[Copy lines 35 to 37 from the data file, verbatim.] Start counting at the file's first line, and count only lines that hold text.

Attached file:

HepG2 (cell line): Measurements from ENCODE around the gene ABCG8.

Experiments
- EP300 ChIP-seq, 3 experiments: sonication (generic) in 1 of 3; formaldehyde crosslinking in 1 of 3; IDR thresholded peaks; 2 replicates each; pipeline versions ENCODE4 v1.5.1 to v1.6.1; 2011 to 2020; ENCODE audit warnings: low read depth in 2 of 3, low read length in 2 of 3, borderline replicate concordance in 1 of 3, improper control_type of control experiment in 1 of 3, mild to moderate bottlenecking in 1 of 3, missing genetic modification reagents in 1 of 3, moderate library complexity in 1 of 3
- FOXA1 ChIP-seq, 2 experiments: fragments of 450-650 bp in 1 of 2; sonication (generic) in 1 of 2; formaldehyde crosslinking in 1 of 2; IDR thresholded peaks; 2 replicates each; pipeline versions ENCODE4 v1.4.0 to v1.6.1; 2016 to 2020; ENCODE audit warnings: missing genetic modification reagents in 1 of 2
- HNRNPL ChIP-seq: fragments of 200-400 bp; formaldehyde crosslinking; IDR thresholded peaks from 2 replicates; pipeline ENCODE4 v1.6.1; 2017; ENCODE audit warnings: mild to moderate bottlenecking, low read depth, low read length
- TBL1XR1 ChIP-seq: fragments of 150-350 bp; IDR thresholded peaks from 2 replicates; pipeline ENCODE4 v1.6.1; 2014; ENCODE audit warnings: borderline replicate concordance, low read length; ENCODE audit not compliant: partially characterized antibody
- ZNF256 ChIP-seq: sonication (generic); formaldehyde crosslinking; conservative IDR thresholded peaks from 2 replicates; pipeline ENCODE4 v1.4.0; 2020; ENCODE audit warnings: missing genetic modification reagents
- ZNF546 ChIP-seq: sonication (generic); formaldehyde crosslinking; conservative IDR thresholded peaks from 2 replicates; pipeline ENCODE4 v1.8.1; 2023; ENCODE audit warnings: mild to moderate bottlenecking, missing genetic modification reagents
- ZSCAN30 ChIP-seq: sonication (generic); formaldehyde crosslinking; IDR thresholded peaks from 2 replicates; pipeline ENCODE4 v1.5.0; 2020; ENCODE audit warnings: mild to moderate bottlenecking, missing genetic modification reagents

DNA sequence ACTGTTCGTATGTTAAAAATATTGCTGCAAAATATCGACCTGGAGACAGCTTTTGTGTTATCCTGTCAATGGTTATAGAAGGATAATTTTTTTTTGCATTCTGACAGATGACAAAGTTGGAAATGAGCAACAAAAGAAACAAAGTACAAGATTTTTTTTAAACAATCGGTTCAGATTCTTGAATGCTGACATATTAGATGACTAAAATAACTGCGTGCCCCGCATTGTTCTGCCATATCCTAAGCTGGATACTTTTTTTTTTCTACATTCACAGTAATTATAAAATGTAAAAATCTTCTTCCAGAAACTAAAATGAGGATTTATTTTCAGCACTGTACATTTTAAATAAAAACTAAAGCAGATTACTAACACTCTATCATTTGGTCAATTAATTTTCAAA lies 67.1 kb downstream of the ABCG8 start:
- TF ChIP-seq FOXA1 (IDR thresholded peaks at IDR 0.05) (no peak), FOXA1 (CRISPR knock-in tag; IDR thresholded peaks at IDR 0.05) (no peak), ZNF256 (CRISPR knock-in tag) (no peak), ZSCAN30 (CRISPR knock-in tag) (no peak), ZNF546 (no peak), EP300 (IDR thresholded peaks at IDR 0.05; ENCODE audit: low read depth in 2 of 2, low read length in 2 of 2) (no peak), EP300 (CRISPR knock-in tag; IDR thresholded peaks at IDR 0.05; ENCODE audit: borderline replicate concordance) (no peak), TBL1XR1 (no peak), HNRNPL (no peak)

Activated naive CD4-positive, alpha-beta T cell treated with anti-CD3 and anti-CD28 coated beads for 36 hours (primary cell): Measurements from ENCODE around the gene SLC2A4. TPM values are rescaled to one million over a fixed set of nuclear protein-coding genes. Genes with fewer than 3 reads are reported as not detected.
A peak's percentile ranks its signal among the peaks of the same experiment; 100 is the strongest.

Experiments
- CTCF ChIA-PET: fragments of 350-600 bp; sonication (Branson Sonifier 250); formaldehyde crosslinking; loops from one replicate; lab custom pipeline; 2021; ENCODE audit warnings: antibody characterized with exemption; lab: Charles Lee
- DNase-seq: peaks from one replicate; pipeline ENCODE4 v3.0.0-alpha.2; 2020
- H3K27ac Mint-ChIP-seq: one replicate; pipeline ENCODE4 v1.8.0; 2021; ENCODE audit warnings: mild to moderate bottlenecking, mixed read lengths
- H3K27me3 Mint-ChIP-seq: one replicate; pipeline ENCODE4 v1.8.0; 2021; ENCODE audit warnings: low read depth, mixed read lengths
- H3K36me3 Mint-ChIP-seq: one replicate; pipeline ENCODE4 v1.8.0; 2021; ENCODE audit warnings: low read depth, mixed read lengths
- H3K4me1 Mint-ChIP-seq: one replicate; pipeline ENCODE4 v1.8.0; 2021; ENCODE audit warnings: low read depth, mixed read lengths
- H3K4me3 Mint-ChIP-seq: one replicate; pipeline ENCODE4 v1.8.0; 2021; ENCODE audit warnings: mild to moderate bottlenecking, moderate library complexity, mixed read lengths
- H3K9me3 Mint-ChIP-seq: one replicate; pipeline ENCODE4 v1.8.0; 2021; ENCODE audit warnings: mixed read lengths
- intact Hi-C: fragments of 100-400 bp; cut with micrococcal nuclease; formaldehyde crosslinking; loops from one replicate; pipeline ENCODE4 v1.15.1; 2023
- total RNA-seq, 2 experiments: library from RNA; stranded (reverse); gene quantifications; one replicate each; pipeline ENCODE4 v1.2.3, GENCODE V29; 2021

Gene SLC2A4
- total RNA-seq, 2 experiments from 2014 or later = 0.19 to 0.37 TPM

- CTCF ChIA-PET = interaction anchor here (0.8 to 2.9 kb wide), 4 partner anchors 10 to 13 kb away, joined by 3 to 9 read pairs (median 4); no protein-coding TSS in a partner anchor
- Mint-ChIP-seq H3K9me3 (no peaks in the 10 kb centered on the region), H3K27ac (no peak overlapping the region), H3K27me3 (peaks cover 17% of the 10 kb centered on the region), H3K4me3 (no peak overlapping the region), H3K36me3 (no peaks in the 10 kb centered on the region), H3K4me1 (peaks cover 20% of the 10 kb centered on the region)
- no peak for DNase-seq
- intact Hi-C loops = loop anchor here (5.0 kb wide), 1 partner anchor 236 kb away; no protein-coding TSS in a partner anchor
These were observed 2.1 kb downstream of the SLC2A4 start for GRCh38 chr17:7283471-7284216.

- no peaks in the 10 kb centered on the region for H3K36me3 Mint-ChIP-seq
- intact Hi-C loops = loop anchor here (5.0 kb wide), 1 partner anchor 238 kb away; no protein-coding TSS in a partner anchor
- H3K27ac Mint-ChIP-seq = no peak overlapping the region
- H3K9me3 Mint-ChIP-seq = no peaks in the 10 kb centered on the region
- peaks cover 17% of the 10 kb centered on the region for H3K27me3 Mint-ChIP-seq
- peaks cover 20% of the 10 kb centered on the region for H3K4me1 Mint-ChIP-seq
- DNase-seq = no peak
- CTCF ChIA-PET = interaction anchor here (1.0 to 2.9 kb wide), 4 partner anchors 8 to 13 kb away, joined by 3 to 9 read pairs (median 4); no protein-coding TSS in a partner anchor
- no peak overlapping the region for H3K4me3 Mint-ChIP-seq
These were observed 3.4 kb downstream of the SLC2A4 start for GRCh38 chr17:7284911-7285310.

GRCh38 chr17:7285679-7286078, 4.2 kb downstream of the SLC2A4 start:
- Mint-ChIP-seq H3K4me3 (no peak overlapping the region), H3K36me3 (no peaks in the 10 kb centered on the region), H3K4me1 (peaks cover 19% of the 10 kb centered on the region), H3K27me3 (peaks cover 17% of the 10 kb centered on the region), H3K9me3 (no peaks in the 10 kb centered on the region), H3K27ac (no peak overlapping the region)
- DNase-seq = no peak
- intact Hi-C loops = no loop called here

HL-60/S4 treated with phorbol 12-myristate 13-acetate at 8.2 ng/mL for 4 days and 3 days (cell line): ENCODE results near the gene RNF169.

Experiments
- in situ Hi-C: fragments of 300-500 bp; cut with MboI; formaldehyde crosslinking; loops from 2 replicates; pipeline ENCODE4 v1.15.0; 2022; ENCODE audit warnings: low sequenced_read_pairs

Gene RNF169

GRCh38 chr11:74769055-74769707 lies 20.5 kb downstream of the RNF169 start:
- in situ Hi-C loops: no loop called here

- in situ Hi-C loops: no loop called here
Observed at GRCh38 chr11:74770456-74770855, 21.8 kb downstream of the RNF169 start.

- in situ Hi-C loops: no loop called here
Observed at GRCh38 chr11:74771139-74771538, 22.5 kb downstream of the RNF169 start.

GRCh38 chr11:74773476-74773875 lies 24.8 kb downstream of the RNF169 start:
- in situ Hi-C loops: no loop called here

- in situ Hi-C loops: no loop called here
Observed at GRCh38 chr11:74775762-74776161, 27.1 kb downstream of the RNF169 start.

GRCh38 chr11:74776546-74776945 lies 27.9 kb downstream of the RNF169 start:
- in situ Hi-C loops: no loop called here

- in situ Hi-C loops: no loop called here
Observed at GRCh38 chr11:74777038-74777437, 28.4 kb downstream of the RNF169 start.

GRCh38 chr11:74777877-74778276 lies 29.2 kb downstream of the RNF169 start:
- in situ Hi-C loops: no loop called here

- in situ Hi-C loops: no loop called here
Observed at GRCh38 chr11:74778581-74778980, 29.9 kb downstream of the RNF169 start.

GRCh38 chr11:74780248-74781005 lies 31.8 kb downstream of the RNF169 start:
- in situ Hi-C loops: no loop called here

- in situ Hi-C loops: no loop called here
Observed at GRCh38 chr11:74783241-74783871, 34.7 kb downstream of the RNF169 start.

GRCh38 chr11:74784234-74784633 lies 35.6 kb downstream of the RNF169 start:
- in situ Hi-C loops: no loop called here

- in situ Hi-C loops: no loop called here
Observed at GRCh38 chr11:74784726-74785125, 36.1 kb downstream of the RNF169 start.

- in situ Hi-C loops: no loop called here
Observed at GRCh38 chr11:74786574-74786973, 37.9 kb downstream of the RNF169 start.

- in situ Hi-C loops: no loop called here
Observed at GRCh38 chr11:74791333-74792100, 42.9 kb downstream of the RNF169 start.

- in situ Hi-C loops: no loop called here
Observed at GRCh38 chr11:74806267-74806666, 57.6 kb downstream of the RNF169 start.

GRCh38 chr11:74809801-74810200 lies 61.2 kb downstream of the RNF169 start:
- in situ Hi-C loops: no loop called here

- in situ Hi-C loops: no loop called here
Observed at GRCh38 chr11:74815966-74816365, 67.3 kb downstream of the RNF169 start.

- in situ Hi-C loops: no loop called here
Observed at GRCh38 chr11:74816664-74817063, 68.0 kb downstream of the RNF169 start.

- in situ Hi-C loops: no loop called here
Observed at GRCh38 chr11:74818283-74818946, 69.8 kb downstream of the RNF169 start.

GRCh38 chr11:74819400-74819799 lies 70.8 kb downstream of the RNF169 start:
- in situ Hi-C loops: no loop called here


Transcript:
- H3K9me3 Mint-ChIP-seq = no peaks in the 10 kb centered on the region
- peaks cover 17% of the 10 kb centered on the region for H3K27me3 Mint-ChIP-seq
- peaks cover 20% of the 10 kb centered on the region for H3K4me1 Mint-ChIP-seq